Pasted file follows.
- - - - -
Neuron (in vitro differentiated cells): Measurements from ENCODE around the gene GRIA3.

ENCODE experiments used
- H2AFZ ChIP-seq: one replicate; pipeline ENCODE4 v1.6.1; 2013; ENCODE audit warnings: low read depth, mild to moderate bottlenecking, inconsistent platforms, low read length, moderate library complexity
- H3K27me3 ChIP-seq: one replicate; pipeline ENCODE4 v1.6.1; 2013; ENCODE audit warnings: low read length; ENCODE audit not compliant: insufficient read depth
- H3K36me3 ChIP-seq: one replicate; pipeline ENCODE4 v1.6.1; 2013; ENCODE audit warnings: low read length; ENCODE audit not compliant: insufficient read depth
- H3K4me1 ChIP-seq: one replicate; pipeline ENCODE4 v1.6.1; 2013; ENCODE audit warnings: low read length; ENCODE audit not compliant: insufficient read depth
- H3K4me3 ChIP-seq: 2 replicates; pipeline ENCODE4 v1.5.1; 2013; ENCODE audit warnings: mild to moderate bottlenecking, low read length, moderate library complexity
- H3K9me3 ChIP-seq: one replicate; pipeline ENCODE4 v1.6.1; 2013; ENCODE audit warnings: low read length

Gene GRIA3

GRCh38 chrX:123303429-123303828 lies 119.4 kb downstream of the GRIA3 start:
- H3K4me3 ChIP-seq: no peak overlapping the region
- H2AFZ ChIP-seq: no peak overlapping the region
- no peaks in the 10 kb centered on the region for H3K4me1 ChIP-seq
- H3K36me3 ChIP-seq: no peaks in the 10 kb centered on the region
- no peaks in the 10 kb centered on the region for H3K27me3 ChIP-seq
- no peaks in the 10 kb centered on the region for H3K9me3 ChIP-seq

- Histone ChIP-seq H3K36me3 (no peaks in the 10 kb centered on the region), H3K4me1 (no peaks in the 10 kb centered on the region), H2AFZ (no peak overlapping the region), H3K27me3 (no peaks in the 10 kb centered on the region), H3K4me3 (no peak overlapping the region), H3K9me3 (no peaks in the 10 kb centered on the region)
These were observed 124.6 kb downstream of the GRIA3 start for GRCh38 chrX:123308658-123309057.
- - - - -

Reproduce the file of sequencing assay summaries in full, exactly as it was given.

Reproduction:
Neuron (in vitro differentiated cells): Measurements from ENCODE around the gene GRIA3.

ENCODE experiments used
- H2AFZ ChIP-seq: one replicate; pipeline ENCODE4 v1.6.1; 2013; ENCODE audit warnings: low read depth, mild to moderate bottlenecking, inconsistent platforms, low read length, moderate library complexity
- H3K27me3 ChIP-seq: one replicate; pipeline ENCODE4 v1.6.1; 2013; ENCODE audit warnings: low read length; ENCODE audit not compliant: insufficient read depth
- H3K36me3 ChIP-seq: one replicate; pipeline ENCODE4 v1.6.1; 2013; ENCODE audit warnings: low read length; ENCODE audit not compliant: insufficient read depth
- H3K4me1 ChIP-seq: one replicate; pipeline ENCODE4 v1.6.1; 2013; ENCODE audit warnings: low read length; ENCODE audit not compliant: insufficient read depth
- H3K4me3 ChIP-seq: 2 replicates; pipeline ENCODE4 v1.5.1; 2013; ENCODE audit warnings: mild to moderate bottlenecking, low read length, moderate library complexity
- H3K9me3 ChIP-seq: one replicate; pipeline ENCODE4 v1.6.1; 2013; ENCODE audit warnings: low read length

Gene GRIA3

GRCh38 chrX:123303429-123303828 lies 119.4 kb downstream of the GRIA3 start:
- H3K4me3 ChIP-seq: no peak overlapping the region
- H2AFZ ChIP-seq: no peak overlapping the region
- no peaks in the 10 kb centered on the region for H3K4me1 ChIP-seq
- H3K36me3 ChIP-seq: no peaks in the 10 kb centered on the region
- no peaks in the 10 kb centered on the region for H3K27me3 ChIP-seq
- no peaks in the 10 kb centered on the region for H3K9me3 ChIP-seq

- Histone ChIP-seq H3K36me3 (no peaks in the 10 kb centered on the region), H3K4me1 (no peaks in the 10 kb centered on the region), H2AFZ (no peak overlapping the region), H3K27me3 (no peaks in the 10 kb centered on the region), H3K4me3 (no peak overlapping the region), H3K9me3 (no peaks in the 10 kb centered on the region)
These were observed 124.6 kb downstream of the GRIA3 start for GRCh38 chrX:123308658-123309057.